OUR SMALL HERD

Our four boys came from Ardo Alpacas in Aberdeenshire. We are not alpaca breeders and have our boys purely as pets. Our experience is that you don't need to be a breeder and that a 'batchelor herd' can give much pleasure to the owner. We have 8 acres including our big garden and grazing for the boys, 15 miles north of Inverness, Scotland. I spin, knit, felt and crochet with the fleece from the boys.

Clicking!!

Just a reminder that clicking on (most) of the photos will show them greatly enlarged.

Sunday, 31 July 2016

Fidget and the feline

If he's in the mood for it, Faro will stand for a neck or chin rub.  This was on a lovely evening earlier this week when we went to sort out their hay buckets and water troughs.  Fidget is in the background.
Eagle eyed as always, Fidget spots something moving in the garden.  Faro is unconcerned at this stage.
Fyta is in a nearby field shelter and sees that Fidget has gone on 'alert' and is now charging towards the fence line!
Aha..............'Cupcake' our resident boarder and owned by a neighbour had chosen to follow us to the paddocks.  Fidget seems to have other ideas about allowing cats into his paddock!
Cupcake appears more relaxed now knowing that the big white fella can't get at him through the fence!  Shortly after this he wandered off leaving Fidget still looking over the fence at him.  Faro is just out of shot having arrived to check out the feline threat.
And where was Fergus when all this excitement was going on?  Chilling out with his hay bucket as usual!
And finally................. these are Inula plants, over 6 feet in height with lots of orange coloured flowers, looking a bit like mini-sunflowers.

Sunday, 24 July 2016

A good week for ducks!

Fyta looks a lot happier in this sultry weather now that he has been sheared. He's spent a lot of time in the water trays this week - it's his favourite pastime!
Like most of UK, Tuesday was a scorcher here and the boys were looking for a hose-down first thing in the morning.  After that they retired to the sand pit area.  This photo indicates how hot it was with Faro lying down, he is not a sunbather normally but the heat was getting to him.
All four boys got into the sand pit as the day wore on but clouds started to appear which took the edge off the heat.
Later in the day and the boys are still flat out - especially Faro and Fergus.  The clouds were really beginning to gather and by the early hours of Wednesday morning we were into a prolonged session of thunder and lightening with heavy rain. We could see the boys in the shelter by the light of the lightening flashes, all lying down so we knew they were taking it in their stride.
Wednesday morning and the thunder was still booming around the area and we had one particularly heavy downpour.  This photo was taken at the back of the house and the rain is so heavy it is bouncing off the car-park.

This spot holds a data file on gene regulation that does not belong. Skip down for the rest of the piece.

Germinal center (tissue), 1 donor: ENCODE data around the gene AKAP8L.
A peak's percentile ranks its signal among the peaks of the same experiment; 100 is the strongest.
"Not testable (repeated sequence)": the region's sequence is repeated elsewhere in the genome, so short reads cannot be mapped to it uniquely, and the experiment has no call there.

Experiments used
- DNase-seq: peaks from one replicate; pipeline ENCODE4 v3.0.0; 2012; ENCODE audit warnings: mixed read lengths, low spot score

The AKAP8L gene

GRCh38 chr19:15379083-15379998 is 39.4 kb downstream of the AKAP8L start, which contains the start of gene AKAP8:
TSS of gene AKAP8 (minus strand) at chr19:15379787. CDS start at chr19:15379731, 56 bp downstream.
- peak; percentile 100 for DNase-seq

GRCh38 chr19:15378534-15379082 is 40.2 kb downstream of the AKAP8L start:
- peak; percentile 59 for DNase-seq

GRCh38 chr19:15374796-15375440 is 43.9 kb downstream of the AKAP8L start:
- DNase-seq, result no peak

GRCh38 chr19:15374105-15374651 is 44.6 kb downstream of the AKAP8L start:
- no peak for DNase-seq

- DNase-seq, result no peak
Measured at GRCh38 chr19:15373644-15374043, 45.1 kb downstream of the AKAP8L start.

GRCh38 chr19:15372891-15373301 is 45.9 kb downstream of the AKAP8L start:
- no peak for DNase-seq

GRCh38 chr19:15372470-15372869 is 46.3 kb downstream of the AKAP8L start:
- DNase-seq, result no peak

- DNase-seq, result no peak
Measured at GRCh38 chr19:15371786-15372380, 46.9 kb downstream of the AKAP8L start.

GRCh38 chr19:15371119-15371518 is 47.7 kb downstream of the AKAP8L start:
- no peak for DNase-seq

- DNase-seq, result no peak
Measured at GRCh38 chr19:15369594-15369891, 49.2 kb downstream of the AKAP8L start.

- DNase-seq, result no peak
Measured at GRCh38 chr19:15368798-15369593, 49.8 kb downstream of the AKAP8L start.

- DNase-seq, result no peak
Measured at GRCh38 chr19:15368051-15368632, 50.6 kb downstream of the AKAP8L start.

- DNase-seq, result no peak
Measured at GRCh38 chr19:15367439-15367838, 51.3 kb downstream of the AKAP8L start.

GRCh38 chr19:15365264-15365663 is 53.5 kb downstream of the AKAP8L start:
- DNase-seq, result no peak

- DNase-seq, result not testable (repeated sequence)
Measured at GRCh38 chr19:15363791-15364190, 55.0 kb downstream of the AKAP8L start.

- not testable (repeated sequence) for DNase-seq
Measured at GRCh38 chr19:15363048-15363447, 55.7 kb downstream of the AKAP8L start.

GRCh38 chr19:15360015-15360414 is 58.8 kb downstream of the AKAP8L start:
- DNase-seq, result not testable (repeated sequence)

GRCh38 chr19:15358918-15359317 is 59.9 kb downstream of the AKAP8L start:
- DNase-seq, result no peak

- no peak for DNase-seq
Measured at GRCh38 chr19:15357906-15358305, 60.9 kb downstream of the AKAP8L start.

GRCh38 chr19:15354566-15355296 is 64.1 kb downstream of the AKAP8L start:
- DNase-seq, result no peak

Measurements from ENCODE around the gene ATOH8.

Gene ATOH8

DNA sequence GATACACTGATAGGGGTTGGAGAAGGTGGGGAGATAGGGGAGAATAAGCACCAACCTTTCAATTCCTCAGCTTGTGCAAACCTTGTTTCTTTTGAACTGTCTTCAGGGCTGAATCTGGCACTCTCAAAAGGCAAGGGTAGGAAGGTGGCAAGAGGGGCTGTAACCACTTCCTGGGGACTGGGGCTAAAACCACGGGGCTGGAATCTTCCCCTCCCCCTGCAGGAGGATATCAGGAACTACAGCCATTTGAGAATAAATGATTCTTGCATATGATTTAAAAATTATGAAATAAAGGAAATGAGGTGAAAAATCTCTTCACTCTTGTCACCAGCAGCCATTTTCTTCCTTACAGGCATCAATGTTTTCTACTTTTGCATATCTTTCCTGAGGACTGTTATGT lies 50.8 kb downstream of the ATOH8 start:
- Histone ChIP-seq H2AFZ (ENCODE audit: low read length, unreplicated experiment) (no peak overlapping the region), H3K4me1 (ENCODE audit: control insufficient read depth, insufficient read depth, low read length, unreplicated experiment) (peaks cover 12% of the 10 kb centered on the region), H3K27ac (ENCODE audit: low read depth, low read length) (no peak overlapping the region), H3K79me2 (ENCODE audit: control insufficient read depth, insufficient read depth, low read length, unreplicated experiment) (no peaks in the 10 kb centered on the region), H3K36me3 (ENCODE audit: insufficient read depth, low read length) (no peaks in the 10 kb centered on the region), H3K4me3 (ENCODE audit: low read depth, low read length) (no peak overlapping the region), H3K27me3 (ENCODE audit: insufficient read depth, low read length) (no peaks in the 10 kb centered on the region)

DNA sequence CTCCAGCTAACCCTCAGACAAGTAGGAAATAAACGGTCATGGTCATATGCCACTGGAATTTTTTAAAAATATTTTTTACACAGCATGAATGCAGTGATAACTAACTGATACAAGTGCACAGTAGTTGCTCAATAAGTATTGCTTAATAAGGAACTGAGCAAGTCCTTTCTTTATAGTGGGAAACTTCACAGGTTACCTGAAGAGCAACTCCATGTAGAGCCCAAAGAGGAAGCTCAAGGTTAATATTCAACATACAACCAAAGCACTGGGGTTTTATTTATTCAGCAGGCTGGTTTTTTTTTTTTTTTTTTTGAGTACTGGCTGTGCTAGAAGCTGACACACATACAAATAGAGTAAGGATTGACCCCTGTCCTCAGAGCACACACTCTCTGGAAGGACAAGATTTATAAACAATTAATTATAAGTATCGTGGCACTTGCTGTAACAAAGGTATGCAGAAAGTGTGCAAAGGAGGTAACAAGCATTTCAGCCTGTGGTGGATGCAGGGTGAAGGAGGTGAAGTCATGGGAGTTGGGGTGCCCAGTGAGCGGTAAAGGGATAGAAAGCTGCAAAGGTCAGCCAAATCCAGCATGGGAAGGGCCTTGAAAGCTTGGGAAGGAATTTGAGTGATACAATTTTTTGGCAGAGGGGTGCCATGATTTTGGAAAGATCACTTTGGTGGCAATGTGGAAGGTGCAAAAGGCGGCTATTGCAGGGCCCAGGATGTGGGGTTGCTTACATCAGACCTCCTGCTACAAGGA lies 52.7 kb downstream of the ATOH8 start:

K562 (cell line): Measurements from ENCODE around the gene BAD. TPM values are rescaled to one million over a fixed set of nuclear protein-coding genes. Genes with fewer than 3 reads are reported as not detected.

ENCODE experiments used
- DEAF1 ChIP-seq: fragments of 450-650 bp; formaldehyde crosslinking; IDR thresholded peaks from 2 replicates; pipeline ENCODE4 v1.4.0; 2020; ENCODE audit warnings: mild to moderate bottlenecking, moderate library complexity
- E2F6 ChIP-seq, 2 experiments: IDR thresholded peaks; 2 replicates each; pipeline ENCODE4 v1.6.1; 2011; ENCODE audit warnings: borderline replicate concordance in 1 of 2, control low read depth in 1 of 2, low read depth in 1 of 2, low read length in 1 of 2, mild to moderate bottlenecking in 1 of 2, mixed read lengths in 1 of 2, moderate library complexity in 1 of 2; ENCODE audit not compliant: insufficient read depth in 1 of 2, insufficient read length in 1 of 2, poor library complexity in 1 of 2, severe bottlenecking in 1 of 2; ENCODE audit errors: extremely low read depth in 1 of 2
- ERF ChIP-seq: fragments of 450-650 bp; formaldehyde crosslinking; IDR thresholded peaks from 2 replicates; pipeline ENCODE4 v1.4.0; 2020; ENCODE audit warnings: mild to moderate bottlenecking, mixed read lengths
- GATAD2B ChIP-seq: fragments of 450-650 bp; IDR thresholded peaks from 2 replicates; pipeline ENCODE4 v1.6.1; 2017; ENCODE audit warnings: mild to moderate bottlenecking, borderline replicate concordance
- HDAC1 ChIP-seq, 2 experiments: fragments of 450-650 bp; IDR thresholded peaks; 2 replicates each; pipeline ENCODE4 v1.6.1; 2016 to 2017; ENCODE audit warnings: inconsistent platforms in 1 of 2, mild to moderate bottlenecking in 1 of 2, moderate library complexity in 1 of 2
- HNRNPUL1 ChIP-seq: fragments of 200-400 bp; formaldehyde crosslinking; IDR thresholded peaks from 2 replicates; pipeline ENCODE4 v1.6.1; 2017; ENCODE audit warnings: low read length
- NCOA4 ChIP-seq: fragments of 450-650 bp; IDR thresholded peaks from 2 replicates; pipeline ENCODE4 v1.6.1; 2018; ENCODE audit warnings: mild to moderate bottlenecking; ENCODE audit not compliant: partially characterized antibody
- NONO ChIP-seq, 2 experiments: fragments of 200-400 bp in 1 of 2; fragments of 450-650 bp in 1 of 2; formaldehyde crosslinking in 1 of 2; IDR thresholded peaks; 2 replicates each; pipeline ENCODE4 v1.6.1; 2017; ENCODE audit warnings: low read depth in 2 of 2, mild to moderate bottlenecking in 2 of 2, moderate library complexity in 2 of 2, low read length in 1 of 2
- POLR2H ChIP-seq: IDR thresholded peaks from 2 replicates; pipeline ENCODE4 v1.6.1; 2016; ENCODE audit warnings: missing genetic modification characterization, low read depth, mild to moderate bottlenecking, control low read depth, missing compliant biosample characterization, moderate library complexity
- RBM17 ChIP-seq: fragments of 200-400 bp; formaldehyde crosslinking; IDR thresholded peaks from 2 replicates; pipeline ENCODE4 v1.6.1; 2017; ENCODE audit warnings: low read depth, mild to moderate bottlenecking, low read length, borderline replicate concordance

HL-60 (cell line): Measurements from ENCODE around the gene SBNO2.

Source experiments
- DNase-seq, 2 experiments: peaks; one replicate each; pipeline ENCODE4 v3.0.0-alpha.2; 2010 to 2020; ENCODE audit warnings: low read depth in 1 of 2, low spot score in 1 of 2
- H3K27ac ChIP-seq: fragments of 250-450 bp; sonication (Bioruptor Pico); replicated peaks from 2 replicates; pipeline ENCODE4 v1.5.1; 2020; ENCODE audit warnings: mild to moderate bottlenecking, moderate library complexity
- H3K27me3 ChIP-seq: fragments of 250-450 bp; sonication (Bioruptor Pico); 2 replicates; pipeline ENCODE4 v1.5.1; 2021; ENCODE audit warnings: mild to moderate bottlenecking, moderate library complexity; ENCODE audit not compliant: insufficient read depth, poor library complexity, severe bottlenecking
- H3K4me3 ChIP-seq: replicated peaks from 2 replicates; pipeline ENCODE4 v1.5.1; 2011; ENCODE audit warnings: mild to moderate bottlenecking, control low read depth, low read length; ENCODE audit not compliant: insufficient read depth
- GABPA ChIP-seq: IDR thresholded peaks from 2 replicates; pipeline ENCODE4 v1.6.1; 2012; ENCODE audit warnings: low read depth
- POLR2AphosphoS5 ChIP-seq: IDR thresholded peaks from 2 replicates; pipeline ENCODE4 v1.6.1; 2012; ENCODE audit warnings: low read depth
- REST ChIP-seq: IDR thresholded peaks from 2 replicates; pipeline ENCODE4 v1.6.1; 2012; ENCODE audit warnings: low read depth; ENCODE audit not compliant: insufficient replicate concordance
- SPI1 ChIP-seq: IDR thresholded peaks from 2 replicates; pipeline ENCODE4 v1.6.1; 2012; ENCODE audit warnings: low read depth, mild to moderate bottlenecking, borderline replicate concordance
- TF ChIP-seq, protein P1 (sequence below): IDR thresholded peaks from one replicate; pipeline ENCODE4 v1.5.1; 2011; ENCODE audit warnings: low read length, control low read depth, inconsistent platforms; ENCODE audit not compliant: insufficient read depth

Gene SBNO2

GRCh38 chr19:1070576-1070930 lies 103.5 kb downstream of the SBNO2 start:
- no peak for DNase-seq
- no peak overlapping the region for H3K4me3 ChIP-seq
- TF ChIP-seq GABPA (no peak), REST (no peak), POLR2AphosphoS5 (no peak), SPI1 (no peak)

The weather has settled down again now and the boys are taking it easy - especially Fergus who likes to 'chill' on the rolling spot.
Faro and Fidget in the rough paddock.  Faro is alert as always with Fidget enjoying a lie down amongst the buttercups.
And finally..............regular blog readers will be beside themselves wondering how Grumpy's gardening efforts have worked out this summer.........(!).  After a slow start in the veg plots things are beginning to take on a burst of growth, thanks no doubt to the frequent rain showers and the occasional sunny periods.  The boys are near the sand pit, top left of photo.

Sunday, 17 July 2016

Boys in clover.

It's not every day that Fidget looks this alert! He is always dragging along behind the other three boys and has got himself separated from them.  They are only a few yards away from him.
Here they are in the next paddock.  We've topped some more grass this week, between the rain showers.  We try and keep a small square of longer grass available in each paddock as they like to lie in it when (if!) it gets hot.
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Faro, looking sleek after the recent shearing. His 'cooling patches' on the rear ankles are quite pronounced against his darker colour.  He has had a watery right eye for a few days so we are keeping a check on that.
This is Fergus on the sloping rough paddock.  The only thing which keeps him from looking for food is a neighbour's dog - which is what he is looking at here.
Fyta looking thoughtful! We've had a really mixed bag of weather this week including gales one day so not at all like summer.
A nice photo of Fergus (left) and Fyta amongst the clover (and buttercups!) in the rough paddock. These two boys are certainly of the 'laid back' variety!